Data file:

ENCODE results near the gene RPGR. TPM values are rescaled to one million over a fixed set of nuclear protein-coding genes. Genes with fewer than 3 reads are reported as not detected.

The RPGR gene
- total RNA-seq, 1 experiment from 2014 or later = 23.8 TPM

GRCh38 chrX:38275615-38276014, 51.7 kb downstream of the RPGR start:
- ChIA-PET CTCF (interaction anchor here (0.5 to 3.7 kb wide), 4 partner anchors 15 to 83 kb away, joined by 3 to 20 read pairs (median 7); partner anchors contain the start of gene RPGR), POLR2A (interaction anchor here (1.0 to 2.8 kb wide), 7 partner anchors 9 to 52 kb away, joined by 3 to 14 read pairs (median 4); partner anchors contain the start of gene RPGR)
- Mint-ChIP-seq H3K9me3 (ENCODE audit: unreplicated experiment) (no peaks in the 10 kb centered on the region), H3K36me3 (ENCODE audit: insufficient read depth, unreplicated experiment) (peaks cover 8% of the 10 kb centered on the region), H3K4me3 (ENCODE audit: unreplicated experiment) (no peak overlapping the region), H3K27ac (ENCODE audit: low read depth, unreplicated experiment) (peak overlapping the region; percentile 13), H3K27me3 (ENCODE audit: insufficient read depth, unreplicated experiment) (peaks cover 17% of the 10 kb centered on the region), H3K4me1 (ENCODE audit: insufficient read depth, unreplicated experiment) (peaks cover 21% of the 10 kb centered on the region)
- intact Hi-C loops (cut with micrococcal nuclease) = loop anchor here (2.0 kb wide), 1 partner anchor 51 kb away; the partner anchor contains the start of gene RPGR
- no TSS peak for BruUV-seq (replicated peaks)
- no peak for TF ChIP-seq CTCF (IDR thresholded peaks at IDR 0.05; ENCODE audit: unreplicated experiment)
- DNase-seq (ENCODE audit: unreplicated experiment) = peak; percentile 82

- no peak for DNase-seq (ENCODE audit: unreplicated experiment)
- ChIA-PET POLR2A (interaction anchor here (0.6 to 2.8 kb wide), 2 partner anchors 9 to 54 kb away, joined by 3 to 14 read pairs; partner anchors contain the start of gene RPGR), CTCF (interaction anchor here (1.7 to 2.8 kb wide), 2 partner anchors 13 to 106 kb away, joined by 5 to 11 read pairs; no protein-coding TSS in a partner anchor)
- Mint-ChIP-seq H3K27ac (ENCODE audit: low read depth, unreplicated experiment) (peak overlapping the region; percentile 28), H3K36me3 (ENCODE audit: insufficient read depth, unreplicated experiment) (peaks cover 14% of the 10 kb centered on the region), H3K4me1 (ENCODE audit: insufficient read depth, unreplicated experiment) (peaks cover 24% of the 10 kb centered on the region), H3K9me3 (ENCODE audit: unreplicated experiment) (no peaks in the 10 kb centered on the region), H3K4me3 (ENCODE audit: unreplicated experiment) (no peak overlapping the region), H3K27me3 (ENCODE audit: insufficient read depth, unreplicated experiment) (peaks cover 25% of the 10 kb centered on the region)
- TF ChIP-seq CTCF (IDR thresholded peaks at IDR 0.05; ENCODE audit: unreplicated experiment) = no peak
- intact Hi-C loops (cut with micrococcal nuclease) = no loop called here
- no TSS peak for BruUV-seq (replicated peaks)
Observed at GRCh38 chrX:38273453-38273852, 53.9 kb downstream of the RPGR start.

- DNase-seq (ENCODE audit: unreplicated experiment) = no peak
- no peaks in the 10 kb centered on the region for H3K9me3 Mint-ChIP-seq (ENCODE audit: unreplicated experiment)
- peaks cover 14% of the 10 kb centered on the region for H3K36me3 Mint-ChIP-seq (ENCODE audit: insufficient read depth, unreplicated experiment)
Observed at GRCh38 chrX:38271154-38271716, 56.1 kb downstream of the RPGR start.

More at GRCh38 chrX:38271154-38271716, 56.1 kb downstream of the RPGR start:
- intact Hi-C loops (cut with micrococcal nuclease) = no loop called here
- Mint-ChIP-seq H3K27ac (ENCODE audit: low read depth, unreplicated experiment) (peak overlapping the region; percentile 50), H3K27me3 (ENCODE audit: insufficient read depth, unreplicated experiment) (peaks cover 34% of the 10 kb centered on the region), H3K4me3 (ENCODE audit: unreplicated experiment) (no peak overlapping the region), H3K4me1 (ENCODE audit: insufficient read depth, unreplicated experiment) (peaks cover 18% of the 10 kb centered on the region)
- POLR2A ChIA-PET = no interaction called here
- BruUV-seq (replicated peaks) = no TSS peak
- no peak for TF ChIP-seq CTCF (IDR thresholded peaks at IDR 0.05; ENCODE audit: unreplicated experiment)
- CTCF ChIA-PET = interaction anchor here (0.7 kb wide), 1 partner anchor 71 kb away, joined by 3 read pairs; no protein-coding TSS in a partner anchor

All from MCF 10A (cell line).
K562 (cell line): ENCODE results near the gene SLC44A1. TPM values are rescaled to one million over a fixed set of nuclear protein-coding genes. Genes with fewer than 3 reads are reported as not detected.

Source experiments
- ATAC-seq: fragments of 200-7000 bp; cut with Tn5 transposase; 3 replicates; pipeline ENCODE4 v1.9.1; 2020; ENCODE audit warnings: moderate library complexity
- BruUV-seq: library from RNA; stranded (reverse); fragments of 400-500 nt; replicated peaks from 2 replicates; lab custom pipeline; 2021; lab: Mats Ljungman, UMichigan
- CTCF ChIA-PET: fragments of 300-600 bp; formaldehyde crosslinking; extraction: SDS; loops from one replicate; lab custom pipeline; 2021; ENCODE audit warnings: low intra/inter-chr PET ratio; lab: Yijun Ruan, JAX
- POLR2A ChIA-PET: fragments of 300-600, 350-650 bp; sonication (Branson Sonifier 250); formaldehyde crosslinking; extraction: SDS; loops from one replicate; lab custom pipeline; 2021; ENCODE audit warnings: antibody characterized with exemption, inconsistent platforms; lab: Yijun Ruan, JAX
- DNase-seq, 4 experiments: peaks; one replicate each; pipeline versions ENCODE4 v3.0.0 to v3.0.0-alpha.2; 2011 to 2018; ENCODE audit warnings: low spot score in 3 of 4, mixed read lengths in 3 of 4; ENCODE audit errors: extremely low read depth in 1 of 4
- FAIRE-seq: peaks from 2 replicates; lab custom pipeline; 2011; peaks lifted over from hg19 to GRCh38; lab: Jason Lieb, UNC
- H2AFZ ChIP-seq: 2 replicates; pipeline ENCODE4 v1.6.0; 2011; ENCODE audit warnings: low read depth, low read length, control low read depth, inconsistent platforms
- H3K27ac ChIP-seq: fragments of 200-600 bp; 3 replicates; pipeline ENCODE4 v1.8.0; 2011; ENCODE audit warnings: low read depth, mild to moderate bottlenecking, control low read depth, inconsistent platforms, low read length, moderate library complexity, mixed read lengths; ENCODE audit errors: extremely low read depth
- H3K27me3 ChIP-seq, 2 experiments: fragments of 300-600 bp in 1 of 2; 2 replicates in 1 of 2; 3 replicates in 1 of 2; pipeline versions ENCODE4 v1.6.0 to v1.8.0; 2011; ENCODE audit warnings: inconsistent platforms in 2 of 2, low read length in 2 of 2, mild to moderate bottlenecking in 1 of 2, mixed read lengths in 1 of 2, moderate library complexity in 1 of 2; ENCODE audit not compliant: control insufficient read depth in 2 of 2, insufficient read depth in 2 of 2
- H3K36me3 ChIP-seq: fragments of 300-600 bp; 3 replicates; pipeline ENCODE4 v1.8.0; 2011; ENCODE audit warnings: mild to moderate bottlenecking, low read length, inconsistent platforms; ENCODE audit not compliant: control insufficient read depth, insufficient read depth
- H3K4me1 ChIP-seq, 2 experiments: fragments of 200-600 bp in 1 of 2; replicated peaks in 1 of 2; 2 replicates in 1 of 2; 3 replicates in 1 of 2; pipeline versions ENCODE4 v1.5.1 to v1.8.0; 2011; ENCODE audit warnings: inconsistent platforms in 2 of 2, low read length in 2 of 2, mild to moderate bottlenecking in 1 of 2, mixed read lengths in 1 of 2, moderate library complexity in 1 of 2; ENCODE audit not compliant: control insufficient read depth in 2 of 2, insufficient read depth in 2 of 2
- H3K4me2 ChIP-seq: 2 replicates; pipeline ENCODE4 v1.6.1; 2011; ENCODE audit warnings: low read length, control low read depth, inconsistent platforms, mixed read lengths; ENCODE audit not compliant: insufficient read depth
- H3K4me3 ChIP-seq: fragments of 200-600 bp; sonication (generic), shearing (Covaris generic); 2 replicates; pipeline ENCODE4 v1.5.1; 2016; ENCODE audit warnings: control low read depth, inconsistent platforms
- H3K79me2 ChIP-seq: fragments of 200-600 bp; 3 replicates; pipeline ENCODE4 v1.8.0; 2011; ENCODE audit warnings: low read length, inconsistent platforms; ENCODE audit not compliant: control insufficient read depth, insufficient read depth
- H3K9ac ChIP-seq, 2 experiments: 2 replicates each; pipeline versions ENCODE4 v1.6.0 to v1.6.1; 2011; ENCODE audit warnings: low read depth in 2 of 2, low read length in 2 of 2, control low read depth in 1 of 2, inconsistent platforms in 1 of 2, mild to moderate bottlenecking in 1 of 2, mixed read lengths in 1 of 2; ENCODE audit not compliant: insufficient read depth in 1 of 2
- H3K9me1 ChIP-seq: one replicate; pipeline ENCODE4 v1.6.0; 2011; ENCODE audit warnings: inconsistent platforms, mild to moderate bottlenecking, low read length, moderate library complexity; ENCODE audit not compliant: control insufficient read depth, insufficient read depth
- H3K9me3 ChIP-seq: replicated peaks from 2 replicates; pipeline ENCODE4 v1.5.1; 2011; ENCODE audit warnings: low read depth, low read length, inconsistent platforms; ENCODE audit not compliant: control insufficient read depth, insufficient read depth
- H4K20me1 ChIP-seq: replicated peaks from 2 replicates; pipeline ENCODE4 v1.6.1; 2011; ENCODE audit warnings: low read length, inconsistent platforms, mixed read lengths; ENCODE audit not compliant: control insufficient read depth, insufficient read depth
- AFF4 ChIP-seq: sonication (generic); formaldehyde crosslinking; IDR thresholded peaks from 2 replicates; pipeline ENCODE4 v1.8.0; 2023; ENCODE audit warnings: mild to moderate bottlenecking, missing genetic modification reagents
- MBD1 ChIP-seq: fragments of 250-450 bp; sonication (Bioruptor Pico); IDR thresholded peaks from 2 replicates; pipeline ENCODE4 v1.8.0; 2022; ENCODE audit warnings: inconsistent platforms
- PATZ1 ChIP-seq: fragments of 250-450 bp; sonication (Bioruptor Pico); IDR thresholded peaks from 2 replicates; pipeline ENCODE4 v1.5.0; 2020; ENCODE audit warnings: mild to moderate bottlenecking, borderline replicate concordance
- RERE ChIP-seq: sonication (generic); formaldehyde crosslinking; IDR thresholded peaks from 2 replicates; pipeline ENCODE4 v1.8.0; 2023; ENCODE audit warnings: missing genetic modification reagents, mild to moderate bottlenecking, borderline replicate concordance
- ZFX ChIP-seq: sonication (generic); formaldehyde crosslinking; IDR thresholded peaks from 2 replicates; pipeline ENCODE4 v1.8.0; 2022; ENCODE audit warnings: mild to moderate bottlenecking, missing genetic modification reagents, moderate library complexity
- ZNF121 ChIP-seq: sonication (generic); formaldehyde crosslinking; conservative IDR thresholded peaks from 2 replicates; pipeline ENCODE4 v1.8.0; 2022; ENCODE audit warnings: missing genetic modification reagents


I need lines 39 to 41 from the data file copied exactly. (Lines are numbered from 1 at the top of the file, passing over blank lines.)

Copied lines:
- H3K27ac ChIP-seq: fragments of 200-600 bp; 3 replicates; pipeline ENCODE4 v1.8.0; 2011; ENCODE audit warnings: low read depth, mild to moderate bottlenecking, control low read depth, inconsistent platforms, low read length, moderate library complexity, mixed read lengths; ENCODE audit errors: extremely low read depth
- H3K27me3 ChIP-seq, 2 experiments: fragments of 300-600 bp in 1 of 2; 2 replicates in 1 of 2; 3 replicates in 1 of 2; pipeline versions ENCODE4 v1.6.0 to v1.8.0; 2011; ENCODE audit warnings: inconsistent platforms in 2 of 2, low read length in 2 of 2, mild to moderate bottlenecking in 1 of 2, mixed read lengths in 1 of 2, moderate library complexity in 1 of 2; ENCODE audit not compliant: control insufficient read depth in 2 of 2, insufficient read depth in 2 of 2
- H3K36me3 ChIP-seq: fragments of 300-600 bp; 3 replicates; pipeline ENCODE4 v1.8.0; 2011; ENCODE audit warnings: mild to moderate bottlenecking, low read length, inconsistent platforms; ENCODE audit not compliant: control insufficient read depth, insufficient read depth